Healthcare: Cyber wards

12 September 2012
Silicon Valley is hoping technology can reform the labyrinthine US medical system

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Healthcare: Cyber wards

Patients sit quietly in a waiting room at a San Francisco hospital, their expressions concentrated as they answer questions about their medical history. Rather than scribbling on clipboards, they are tapping iPads.

They press icons for male or female – the unmistakable lavatory illustrations of a blue straight–legged man and skirted woman in pink. The zero to 10 rating scale for mental health has a smiley green face at 10, and a sad red face at zero.

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Various other visual cues make filling in forms more engaging but, more importantly, extract more accurate and complete information from patients. The electronically culled answers are zipped directly to a central hospital database with all of the patient’s medical records, saving secretaries from making mistakes by having to decipher countless styles of handwriting.

"Just about any problem you can see in healthcare is trying to be addressed by a tech company," says Sterling Lanier, chief executive of Tonic Health, a Silicon Valley start–up that makes the iPad software.

Mr Lanier is one of many Valley entrepreneurs turning away from the world of social networks, mobile games and digital advertising to develop tools that address the entrenched problems in the lumbering healthcare system.

And it is not just a matter of iPads intended to scythe through bureaucracy. Patients are increasingly measuring their blood pressure and glucose levels from home with remote monitoring devices and iPhone apps. Some computer games now foster healthy behaviour. Enormous databases build up huge case histories to reduce medical mistakes and costs.

Healthcare: Cyber wards

Entrepreneurs say their technology could smooth revolutionary reforms of medical care in the US, which spends $2.6tn a year on health, or 17 per cent of gross domestic product. As policy changes roll out over the next few years, insurance companies will be forced to limit their profits, and hospitals will face penalties if patients return to the hospital within 30 days of being discharged. Doctors will no longer be paid for how many X–rays they take or laboratory tests they run but for how well their patients are doing.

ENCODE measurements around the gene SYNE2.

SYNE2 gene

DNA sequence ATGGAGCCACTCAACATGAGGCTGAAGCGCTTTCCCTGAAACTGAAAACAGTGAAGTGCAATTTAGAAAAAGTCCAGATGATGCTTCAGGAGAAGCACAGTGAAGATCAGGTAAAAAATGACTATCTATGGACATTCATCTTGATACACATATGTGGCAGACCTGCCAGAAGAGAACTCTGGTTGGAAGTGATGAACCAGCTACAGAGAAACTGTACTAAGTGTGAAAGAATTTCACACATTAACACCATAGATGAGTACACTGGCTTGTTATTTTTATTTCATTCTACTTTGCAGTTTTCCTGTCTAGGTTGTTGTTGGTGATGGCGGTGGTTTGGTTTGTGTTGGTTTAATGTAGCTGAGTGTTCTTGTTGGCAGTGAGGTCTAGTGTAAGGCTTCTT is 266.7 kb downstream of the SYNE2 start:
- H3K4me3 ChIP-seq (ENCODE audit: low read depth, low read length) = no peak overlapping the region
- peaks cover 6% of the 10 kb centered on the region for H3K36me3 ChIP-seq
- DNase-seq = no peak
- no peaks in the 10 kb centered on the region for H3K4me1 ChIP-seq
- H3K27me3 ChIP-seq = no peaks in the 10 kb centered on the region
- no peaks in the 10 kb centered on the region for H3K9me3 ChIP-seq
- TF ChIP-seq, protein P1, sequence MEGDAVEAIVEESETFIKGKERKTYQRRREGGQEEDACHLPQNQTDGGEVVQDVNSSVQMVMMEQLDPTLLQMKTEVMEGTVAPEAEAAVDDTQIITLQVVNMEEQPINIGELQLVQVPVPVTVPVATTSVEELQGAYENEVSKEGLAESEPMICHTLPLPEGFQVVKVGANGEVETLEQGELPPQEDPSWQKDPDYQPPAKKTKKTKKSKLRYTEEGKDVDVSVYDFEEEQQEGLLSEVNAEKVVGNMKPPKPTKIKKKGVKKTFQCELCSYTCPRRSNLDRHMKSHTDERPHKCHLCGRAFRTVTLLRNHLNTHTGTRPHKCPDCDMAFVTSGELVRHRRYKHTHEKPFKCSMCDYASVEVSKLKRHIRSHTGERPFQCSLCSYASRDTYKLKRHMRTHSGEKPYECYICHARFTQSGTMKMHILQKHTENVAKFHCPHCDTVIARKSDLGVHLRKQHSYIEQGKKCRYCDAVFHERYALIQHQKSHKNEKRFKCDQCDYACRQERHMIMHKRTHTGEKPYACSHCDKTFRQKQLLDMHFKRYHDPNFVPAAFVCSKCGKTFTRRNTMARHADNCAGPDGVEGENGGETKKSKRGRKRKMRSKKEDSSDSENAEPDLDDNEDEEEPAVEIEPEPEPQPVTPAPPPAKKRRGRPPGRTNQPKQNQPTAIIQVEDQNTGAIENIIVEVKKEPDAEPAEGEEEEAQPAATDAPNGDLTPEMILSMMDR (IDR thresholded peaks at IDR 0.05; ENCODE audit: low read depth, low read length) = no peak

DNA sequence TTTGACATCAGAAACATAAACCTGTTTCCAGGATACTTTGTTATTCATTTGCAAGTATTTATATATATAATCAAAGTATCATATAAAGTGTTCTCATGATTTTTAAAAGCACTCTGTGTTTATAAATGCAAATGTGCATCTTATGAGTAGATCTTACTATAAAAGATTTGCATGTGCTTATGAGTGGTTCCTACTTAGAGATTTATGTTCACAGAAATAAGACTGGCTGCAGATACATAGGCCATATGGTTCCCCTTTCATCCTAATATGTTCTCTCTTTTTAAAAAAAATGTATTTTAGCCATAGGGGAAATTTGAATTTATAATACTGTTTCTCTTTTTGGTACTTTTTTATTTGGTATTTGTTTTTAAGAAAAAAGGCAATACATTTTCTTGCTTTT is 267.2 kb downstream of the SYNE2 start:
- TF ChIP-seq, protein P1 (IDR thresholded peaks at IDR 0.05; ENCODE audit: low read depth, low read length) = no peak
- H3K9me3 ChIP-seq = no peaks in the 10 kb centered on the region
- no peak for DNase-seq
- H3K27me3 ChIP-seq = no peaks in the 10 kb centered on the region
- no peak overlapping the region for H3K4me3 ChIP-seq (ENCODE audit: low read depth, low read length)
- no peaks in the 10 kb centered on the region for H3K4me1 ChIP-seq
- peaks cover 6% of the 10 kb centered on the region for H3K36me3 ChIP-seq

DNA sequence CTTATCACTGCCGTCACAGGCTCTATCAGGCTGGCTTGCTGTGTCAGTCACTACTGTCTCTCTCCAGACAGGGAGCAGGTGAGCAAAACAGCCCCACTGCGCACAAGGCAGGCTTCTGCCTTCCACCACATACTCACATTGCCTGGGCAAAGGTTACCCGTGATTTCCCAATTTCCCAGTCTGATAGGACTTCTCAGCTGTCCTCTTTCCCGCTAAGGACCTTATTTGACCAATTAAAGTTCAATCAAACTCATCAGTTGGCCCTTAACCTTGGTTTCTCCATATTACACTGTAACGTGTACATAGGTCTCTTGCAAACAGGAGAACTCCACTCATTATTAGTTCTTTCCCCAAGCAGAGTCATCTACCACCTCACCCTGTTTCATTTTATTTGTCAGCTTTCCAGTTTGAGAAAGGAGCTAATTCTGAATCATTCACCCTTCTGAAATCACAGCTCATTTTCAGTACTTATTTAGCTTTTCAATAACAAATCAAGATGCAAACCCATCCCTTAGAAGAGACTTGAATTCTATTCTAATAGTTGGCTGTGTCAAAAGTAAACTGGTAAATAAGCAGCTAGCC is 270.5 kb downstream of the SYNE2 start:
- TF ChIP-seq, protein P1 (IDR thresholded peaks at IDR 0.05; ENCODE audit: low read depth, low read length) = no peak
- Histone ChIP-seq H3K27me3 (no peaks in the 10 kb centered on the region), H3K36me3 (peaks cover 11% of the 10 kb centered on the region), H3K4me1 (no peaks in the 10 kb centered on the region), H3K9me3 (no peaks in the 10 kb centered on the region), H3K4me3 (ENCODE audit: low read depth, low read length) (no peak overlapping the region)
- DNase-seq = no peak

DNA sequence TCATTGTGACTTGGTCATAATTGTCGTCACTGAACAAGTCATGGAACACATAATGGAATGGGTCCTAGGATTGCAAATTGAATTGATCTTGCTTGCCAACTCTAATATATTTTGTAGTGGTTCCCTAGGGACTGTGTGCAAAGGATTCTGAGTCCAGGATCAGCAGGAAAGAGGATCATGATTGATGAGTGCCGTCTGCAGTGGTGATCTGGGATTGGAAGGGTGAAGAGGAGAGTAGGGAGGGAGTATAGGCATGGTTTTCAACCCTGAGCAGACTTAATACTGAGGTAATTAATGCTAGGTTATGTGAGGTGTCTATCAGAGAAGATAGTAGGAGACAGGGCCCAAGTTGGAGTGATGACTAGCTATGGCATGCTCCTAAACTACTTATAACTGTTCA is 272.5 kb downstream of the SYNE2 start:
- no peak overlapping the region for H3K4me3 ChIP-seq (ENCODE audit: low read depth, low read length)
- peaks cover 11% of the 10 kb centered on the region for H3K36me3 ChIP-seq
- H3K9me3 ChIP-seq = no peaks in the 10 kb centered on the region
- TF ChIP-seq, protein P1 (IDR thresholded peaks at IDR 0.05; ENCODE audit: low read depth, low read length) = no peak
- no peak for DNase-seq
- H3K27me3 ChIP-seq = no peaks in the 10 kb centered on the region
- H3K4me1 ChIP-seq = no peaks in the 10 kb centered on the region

However, while the entrepreneurs exude optimism about their ability to streamline the healthcare system, the sprawling industry proved resistant of reforms in the 1990s. It was difficult to translate the vision of a few bright technology experts to the massive healthcare administration sector.

Fears about the proposed technology revolution resonate in several other countries that have hit roadblocks when turning to technology to address healthcare problems. Doctors and other medical professionals around the world have historically been slow to adopt new technology, wary of the costs and the time needed to learn and adjust to new administrative procedures.

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In England, the National Health Service faltered in its efforts to overhaul its medical records system, switching from paper to electronic records, in part because of its inability to persuade doctors to make changes. The British government wanted to centralise technology purchases from a handful of vendors and rope all the hospitals in one region into the same system. Doctors had to change their habits and did not have a choice about which technology would work for them.

"There was no incentive, and it was a huge disruption to their workflow," said Harry Greenspun, a doctor and senior healthcare technology adviser at Deloitte.

In the US, where the government has also called for a transition to electronic medical records, only 25 per cent of physicians are "on target" to meet the deadline for the new federal standards, according to a study by the California HealthCare Foundation.

For entrepreneurs building technology tools that go beyond government mandates, such as online appointment registries or mobile phone apps for patients to contact doctors, there are even more obstacles.

Health is a heavily regulated industry in the US and a slow–moving one, particularly when compared with the rocket speed of social media and ecommerce developments. Investors do not want to be stuck in a multiyear approval process at the Food and Drug Administration or tied up in ever–evolving government policies.

While funding for information technology in the health sector is growing fast, according to the National Venture Capital Association, it is still relatively meagre compared with the billions flowing into the next would–be Twitters and Facebooks. Venture capital funding in healthcare IT hit $860m last year, increasing from only $340m in 2002. The biggest single jump came between 2010 and 2011 when funding soared from $499m.

Several entrepreneurs, such as Mr Lanier at Tonic Health, still see a lingering fear in the market and have relied solely on angel investors or friends and family for early financing.